I know some are going to say the Insurance Company has the right to inspect before issuing the policy but an in detail inspection cost will still be factored in to the homeowner.

    This may be getting off the subject but some of you are saying it should be paid for. Have you thought it out completely. Rot and Deterioration are excluded in a policy and a contractor error or a covered loss should not change that. Things are leading up to Homeowner Insurance being as outrageous as Health Insurance.  

    Each loss has to be looked at on its own merit rather than an across the board all the decking needs replaced for nailable surface, which no contractor likes to do sections here and there.

    I believe I read in another post that he stated, as I agree, big business is running this country and not the average person such as most adjusters are. Also to further state we can still take it back if we put good people in office and hold them accountable just as building inspectors should be.

    I have said before I am not taking up for the Insurance Company, as they are big business too, I am just wanting to put responsibility where it is due so my kids and grandkids and so forth can have a chance.

    I handled a claim during Charley in FL that the lady stated she was a secretary to a congessman. She went on about how she knew the insurance companies are the biggest lobbiest in the country moreso than anyone else at the time. I do not know that to be fact but have no reason to doubt it. How else does someone like lobbiest Jack Abramhof throw around the money like he did. Big Business gave it to him.

     

    Got way off base of the question but is my reasoning behind it as well as the policy excluding the rot or deterioration asked on the question of this particular claim presented to insurance company.

     

     

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    Ray Hall
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    12/19/2007 1:03 PM

    This is an excellant example of insurance carriers in one state expanding the scope of loss to include a condition that was discovered after a loss, that is not covered under the latent defect and other exclusions.  The state was probably Texas.

    The history as I recall was along these lines. The storm was a summer hail storn in El Paso, TX  in 1991 and most of the roofs were composition T-Lock or the Bird Shingle that had two small ears that had locks . The shingles are good shingles for wind resistance in this area, as the 3 tabs do not unseal and flap. The contractors did not replace with the same type for several reason and the carriers were insisting on lay overs on this storm.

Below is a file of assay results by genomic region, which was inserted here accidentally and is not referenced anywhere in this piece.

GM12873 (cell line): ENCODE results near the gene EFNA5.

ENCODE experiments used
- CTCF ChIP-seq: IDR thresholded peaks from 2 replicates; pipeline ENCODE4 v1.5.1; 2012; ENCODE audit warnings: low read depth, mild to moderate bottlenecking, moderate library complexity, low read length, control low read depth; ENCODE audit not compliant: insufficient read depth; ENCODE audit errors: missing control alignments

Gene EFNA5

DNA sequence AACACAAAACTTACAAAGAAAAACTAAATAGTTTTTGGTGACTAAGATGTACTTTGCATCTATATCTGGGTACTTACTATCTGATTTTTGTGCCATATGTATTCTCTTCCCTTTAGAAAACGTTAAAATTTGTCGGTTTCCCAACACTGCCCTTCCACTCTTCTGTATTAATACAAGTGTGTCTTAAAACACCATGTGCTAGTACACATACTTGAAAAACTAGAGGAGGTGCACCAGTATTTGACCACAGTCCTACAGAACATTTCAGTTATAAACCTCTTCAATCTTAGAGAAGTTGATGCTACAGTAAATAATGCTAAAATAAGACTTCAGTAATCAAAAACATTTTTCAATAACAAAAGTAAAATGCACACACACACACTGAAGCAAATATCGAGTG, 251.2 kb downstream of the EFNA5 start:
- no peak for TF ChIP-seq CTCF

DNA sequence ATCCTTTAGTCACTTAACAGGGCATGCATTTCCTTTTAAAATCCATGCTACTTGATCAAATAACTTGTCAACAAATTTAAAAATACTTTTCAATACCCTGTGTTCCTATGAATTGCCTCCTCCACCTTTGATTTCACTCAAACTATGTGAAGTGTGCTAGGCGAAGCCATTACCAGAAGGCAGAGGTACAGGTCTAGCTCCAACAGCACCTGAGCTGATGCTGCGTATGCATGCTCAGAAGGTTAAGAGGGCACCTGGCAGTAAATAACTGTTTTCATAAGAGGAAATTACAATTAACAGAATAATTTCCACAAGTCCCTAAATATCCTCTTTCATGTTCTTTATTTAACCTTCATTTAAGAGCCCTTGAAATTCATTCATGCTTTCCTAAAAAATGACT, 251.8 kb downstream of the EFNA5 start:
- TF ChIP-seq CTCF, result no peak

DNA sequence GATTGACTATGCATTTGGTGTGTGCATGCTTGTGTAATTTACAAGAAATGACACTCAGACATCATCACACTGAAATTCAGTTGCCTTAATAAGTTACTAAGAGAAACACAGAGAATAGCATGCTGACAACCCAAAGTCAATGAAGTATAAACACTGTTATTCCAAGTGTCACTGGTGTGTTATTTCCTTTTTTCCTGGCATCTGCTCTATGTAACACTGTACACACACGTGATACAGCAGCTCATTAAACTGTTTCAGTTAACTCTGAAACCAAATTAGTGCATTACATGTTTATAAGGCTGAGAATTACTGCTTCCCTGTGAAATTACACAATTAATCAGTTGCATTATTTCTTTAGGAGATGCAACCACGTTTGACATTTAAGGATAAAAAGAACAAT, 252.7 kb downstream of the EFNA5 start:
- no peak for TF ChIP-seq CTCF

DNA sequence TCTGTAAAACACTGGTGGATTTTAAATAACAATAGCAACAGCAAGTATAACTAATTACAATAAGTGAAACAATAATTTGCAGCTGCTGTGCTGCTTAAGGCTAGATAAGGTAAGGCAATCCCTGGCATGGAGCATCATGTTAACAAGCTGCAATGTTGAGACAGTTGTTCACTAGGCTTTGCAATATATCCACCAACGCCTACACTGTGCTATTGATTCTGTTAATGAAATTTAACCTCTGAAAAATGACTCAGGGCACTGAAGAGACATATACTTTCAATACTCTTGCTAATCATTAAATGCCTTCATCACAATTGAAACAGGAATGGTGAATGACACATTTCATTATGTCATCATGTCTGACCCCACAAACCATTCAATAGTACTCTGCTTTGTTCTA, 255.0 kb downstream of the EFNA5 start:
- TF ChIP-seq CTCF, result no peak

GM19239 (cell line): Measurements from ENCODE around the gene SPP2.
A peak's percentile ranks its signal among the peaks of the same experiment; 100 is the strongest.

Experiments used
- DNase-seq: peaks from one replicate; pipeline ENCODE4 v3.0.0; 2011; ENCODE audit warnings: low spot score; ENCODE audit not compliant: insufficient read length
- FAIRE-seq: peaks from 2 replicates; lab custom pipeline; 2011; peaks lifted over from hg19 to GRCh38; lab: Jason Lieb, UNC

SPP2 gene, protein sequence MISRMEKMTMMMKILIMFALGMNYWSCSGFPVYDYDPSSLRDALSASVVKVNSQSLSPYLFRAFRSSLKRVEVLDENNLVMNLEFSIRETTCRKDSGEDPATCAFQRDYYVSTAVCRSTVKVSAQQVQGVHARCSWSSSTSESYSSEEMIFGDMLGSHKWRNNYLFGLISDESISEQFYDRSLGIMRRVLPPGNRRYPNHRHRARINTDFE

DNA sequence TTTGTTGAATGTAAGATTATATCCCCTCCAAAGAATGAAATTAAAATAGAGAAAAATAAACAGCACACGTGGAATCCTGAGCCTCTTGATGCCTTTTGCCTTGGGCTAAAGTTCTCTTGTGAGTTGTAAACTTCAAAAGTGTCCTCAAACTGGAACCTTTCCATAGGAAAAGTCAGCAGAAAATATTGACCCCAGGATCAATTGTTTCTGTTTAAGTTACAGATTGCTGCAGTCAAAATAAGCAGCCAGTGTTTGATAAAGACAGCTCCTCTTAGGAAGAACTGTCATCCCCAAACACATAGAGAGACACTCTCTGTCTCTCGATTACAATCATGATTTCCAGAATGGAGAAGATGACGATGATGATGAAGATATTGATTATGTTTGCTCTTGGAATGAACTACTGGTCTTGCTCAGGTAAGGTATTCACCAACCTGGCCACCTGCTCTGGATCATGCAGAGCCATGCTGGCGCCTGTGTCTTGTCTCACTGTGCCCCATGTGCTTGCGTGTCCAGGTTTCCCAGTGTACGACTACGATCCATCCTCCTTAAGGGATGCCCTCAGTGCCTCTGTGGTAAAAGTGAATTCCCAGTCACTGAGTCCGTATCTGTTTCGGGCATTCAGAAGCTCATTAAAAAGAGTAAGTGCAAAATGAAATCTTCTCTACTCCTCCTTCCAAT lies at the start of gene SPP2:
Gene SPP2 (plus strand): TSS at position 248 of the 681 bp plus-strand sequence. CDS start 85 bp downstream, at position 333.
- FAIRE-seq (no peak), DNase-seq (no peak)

The result was lumpy poor looking 3 tabs over the old lumpy lock shingles and the outcry began and both layers were removed and laid over the "nailable surface". The largest carrier started the ball game and ended the ball game and all the other carriers fell into line except about 4-5 of the Texas carriers. As I recall the Texas Insurance Commish ruled all comps must come off (new& old) to the deck(solid) but did not address the old  wood shingle decks(abandoned-no value).

    The 4-5 small Texas Carriers sued the commish and a jury trial ruled the contract is the rules and not a commish ruling, and these carriers did not pay like the big boys. I do not think a case has ever been adjudicated to make this Texas law, nor any other state law that I know off.

    Therefore, all of you  *AIA's and** CIA's be very careful you may have to testify as an expert. **

    * Adjuster for Insureds Advocate.

    **Contractor for Insureds Advocate.

    *** Contact me for your official designation, Trader OMPC**** official mold police chief ****

     

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    ALANJ
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    12/19/2007 2:45 PM

    Is anyone working due to all of the recent ice and winter storms? I'm sure this is posted under the wrong thread and I hope it will be placed in the correct one.

     

    Thanks,

     

    AlanJ